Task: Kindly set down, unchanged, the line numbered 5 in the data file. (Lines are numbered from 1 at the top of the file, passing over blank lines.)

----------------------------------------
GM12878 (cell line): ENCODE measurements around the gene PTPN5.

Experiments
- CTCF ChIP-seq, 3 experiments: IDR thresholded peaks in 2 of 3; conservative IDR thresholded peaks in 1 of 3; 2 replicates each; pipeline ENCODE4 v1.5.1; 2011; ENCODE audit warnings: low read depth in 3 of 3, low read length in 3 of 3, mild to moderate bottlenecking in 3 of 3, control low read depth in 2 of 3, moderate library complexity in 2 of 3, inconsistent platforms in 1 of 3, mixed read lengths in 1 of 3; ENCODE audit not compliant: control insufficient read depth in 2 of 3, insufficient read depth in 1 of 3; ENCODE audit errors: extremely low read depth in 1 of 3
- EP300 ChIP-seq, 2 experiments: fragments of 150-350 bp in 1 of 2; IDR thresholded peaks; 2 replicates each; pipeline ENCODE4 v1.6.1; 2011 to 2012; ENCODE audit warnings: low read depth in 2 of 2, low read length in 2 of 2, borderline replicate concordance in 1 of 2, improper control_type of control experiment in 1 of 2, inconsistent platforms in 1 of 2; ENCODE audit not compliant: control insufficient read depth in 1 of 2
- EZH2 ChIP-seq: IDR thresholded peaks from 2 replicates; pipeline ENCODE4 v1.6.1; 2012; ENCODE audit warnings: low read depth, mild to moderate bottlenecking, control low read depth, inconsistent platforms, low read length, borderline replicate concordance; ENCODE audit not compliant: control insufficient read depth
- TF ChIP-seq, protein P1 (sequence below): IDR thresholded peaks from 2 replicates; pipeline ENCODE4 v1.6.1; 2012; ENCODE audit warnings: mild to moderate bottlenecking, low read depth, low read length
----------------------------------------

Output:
- EZH2 ChIP-seq: IDR thresholded peaks from 2 replicates; pipeline ENCODE4 v1.6.1; 2012; ENCODE audit warnings: low read depth, mild to moderate bottlenecking, control low read depth, inconsistent platforms, low read length, borderline replicate concordance; ENCODE audit not compliant: control insufficient read depth